One of my favorite materials to use for my projects is recycled bottles. The amount of items that you can make with them is only limited by your creativity. When I was looking for project ideas, I saw that people had make wine glasses out of recycled bottles so naturally I had to give it a try. While the project started out as a wine glass it turned into a goblet as the project hit a small speed bump. Either way, I am very happy with the results and the goblet turned out great.
Teachers! Did you use this instructable in your classroom?
Add a Teacher Note to share how you incorporated it into your lesson.
Step 1: Supplies
For this project you will need the following supplies.
- 2 Recycled bottles ( I ended up using a wine bottle and a beer bottle)
- Bottle cutter
- Hot glue gun / superglue
- Xacto knife
- Sandpaper/ file/ dremel
- Large pot for an ice bath
Step 2: Cut the Bottle
The first step of this project is to cut you bottles to get your base and bowl pieces. At first I attempted to get both pieces from the same bottle but sadly found after the first break that getting two clean breaks from one bottle was very difficult and led to a shattered bottle (which is why I called for two bottles). Using the bottle cutter, you etch a circle around the circumference of the bottle to create a high stress point that the bottle will hopefully fracture along. Then you use rapid heating and cooling with boiling water from the kettle and an ice bath that will introduce stress into the bottle causing it to break along the etched line.
Step 3: Remove the Sharp Edges
If you have ever cut a bottle or accidentally broken one, you know that the edges are very sharp. Since this will be drank from, its very important that there isn't that edge to cut your mouth. The base should also be sanded as not to damage any surface that the goblet may be placed on. Generally, it's just a good idea to get rid of the dangerous sharp edges. Use your sandpaper,dremel, or file to work down the sharp edges. Since the break on the bowl was not a perfectly even break, I wanted to file it down to make the goblet rim a bit more even.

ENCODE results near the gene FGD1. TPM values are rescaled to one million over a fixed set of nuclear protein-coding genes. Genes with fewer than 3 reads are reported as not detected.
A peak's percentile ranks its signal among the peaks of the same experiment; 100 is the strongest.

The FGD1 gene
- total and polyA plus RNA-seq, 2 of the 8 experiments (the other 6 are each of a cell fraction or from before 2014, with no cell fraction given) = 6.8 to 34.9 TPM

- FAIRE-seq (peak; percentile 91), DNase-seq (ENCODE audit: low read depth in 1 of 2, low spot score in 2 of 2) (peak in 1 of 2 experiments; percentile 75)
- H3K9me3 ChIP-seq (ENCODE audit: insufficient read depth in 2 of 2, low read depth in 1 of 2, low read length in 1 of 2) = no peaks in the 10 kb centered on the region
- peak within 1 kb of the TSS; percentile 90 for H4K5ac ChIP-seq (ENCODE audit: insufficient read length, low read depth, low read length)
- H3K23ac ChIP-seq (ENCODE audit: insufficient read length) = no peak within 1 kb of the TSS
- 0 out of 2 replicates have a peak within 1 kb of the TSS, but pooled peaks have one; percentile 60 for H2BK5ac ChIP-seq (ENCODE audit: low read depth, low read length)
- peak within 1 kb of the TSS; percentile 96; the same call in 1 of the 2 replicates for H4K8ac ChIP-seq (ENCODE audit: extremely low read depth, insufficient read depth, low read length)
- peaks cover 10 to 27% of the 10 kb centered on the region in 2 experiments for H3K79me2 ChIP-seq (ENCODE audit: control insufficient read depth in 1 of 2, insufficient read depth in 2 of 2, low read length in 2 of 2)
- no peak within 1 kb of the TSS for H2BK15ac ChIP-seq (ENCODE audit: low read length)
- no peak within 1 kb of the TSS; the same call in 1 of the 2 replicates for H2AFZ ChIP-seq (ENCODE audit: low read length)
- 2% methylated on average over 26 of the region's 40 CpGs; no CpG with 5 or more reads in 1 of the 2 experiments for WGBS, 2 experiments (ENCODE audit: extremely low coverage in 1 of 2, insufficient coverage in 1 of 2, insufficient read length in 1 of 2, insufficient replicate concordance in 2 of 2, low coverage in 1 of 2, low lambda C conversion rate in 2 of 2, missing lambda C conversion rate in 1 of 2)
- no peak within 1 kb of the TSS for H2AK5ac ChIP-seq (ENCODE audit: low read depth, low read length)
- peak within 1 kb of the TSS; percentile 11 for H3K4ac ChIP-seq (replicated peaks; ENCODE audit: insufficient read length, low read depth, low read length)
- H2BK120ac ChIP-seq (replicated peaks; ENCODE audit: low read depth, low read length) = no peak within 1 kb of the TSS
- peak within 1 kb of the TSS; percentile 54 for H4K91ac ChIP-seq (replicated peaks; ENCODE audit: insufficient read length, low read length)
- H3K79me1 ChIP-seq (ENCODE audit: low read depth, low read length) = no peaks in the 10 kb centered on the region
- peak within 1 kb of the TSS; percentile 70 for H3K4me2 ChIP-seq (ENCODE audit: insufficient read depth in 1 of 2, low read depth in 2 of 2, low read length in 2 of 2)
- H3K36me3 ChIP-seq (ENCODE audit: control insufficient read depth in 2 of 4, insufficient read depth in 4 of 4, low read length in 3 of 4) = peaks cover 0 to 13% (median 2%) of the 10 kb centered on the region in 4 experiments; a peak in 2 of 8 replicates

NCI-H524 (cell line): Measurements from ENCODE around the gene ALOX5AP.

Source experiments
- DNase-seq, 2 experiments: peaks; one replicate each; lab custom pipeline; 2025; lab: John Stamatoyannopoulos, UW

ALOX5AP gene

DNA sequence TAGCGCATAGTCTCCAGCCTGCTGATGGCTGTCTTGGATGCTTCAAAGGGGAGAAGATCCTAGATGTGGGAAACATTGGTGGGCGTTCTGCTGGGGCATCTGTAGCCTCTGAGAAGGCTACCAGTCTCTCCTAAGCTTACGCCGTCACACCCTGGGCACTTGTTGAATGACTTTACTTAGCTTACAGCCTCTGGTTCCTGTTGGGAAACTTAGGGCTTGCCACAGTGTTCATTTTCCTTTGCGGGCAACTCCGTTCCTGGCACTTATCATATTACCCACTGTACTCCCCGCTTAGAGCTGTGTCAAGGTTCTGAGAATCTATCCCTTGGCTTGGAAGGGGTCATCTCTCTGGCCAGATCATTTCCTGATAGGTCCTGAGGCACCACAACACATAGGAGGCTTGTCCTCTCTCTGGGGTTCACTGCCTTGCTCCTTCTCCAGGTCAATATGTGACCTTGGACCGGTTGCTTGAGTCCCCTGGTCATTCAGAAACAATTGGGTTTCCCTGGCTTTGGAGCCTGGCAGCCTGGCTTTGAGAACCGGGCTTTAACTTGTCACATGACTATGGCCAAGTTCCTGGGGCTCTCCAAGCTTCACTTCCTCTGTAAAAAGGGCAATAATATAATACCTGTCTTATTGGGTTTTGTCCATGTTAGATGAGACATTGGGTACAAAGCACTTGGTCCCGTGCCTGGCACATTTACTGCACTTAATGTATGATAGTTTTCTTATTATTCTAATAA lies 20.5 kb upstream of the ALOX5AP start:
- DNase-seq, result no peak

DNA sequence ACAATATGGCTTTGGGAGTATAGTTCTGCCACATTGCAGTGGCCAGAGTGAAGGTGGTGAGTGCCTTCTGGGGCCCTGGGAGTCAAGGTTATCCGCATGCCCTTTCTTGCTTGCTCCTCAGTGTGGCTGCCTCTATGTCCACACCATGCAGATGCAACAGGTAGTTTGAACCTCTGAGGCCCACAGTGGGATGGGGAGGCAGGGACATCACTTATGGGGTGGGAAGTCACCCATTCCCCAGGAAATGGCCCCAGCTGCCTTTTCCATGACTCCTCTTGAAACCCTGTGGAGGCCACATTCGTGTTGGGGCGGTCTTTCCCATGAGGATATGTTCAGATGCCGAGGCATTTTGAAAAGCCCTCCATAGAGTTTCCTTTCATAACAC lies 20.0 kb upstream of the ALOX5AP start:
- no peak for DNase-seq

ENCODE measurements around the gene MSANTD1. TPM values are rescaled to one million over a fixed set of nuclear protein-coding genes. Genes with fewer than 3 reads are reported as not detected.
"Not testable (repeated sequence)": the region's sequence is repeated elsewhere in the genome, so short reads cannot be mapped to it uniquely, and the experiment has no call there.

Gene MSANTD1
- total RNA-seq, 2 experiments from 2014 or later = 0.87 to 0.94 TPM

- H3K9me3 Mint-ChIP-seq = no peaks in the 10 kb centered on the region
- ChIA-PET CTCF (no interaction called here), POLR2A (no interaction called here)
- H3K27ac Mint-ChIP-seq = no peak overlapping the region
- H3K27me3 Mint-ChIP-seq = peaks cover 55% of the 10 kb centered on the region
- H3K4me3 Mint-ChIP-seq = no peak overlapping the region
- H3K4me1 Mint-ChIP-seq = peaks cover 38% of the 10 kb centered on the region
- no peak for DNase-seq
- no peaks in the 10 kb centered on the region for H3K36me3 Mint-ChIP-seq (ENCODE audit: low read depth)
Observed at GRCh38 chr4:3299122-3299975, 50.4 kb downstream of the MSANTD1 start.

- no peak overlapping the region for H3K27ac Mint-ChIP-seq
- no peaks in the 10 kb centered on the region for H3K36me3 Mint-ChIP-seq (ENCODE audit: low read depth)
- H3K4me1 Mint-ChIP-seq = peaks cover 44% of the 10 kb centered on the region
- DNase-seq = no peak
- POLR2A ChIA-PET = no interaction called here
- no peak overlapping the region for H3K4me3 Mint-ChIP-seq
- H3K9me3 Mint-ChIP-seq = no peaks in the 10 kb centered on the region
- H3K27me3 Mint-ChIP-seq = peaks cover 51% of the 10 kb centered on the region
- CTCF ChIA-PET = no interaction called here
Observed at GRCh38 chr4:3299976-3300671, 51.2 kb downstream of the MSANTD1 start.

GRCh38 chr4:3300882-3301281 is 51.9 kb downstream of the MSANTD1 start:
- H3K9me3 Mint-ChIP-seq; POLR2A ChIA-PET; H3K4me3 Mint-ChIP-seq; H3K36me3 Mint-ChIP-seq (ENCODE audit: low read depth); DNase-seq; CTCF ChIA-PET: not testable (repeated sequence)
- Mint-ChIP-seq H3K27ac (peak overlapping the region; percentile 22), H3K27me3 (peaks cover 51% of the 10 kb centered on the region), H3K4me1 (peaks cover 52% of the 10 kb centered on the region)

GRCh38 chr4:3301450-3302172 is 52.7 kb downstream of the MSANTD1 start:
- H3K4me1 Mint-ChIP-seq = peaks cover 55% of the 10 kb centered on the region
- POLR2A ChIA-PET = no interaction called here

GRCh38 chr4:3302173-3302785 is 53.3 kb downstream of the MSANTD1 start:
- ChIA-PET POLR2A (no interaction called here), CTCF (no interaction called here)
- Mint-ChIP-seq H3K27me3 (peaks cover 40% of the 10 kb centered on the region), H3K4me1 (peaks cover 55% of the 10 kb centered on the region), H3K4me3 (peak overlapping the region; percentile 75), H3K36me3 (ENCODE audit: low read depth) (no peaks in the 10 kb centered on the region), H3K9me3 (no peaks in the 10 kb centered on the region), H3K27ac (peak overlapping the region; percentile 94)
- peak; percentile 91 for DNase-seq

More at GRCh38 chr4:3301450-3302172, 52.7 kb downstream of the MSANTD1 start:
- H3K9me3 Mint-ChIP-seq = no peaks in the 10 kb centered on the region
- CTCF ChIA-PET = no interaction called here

Step 4: Prepare the Cork
One of the things that I wanted to make sure of was that the goblet wouldn't leak everywhere. Using the corks that already have sealed the bottles seemed like a logical solution to my requirements. I cut the cork in half since I didn't feel like I needed a full cork to seal the bottle. Since these are used corks, there is a small leak in them from the corkscrew. To seal it I used a lighter to heat on of the ends of the cork and seal the hole. I then used the xacto knife to taper one side of the cork to prepare it to be inserted into the bowl of the goblet.
Step 5: Seal the Bottle
With the tapered edge facing down, I pushed the cork into the opening of the bottle. Using the rounded end of my screwdriver and and hammer, tapped the cork into the bottle until it was fully sealed. Then I used some gorilla glue to prevent the cork from moving and to help prevent leaks.
Step 6: Add the Base
Finally once the superglue was cured, I glued the base onto the bowl. I attempted to use the superglue the first time but it was turning out pretty ugly and the foam from the glue was really hurting the appearance of the goblet. So I cleaned it off before it had a chance to dry and used a hot glue gun instead. Since hot glue is not as strong as super glue it takes a bit more however it can me pushed, moved, and "sculpted" where you want it while keeping a decent aesthetic. Once it dried, I washed it out and it was ready to use!
Step 7: Finished!
That's it, you now have a goblet that the vikings of Valhalla would be proud to own (and its made of recycled materials!!) Overall, this is a fun and fairly easy project that can be finished in an afternoon and gives a really unique piece of glassware. Thanks for reading!
Participated in the
Before and After Contest